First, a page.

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James Welling


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Soichi Sunami, Dancer Martha Graham in Strike, early 20th century. © Hulton-Deutsch Collection/CORBIS

We asked James Welling to tell us about a picture that meant something to him, and why. Welling’s exhibition Choreograph is on view at Regen Projects through March 26 and at the Henry Art Gallery through June 26.

 

I first saw this photograph on the front jacket of Robert Gottlieb’s Reading Dance. It’s Martha Graham in a 1928 photograph by Soichi Sunami, performing Immigrant: Steerage, Strike.  Like many dance fans, I was familiar with the magnificent photographs Barbara Morgan took of Graham and her company in the 1930s and ‘40s. Morgan’s pictures are studio collaborations: powerful, exquisitely timed flash photographs that capture Graham dancing with a photographic sophistication that seems miles away from this stark image.

This picture is staged, but unlike Morgan, Sunami used tungsten lights. Tungsten doesn’t freeze motion, and you can see a little blur on Graham’s forward-facing hand. Graham is performing close to the back of the simple studio, and the dark gray floor is probably unforgiving concrete.  Sunami used at least two lights because Graham casts a shadow on both sides of her head, torso, and legs.

The whole pose is frighteningly electric. Graham strides dramatically forward, her arms thrust up and back. Her arms are like two signal flags on a ship, creating a silent-film feeling. The gestalt of her body is an expressionist sign with political overtones. Graham’s head tilts down 45 degrees, but her heavily made-up eyes continue the horizontal movement of her back arm. She stares intensely forward as she calms her body before her arms wheel down and she twists toward the camera.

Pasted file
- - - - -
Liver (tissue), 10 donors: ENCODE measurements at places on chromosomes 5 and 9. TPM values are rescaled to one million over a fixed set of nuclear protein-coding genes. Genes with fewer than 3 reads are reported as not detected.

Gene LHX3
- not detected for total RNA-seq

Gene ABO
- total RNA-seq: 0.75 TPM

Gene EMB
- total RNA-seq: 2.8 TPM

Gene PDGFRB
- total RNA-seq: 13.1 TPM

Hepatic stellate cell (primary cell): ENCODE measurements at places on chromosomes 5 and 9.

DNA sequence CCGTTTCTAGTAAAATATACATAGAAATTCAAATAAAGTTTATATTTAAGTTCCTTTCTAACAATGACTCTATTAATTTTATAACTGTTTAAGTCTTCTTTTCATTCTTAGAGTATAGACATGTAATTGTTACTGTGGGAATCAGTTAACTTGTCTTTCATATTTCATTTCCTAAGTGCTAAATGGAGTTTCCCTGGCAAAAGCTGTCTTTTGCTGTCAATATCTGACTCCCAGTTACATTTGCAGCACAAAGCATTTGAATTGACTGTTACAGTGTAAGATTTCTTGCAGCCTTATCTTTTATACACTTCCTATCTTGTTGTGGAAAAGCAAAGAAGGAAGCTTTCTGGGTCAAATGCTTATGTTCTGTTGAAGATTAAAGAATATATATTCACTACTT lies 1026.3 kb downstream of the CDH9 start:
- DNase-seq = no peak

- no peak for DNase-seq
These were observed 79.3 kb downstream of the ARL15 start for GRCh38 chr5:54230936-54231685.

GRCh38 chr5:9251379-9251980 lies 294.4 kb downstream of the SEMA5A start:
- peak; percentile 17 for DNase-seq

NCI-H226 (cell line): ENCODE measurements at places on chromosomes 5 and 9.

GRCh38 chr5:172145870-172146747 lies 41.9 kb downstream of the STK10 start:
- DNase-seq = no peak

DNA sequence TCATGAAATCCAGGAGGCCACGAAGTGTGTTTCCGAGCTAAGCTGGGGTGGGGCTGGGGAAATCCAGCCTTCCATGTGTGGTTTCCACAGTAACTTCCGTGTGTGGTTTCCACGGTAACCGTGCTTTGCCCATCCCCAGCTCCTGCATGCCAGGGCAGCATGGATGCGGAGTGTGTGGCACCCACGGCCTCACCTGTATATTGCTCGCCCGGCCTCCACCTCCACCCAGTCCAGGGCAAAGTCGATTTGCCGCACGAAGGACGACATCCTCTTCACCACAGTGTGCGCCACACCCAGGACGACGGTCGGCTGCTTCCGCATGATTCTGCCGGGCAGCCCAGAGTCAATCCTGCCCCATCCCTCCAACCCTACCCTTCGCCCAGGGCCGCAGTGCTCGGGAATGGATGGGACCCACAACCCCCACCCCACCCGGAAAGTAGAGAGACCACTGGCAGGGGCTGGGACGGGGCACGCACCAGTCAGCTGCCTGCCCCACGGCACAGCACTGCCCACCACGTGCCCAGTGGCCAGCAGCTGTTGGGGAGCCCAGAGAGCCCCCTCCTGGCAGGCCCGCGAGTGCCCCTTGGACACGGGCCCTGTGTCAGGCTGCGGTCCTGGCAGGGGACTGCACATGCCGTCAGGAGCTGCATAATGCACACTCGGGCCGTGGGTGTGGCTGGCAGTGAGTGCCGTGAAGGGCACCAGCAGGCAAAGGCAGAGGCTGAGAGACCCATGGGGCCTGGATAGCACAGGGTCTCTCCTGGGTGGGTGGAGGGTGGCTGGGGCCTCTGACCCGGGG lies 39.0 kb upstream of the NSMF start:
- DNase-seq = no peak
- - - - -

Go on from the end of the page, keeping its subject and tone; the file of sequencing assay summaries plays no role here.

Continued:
Martha Graham dancing in this photograph is not the same performer in Morgan’s photographs. There, Graham is often surrounded by Noguchi’s sets, sophisticated lighting, and other dancers. The brutality of this dance is missing from those later pictures. Sunami’s photograph is from an earlier, exploratory decade.  This Graham, dancing solo, in her strange dress and urgent pose, is the dynamic, early expressionist modernist whose movements will eventually be codified into a groundbreaking technique. But in this harshly lit, concrete studio, Graham is not dancing the part of the pioneer; she is the pioneer.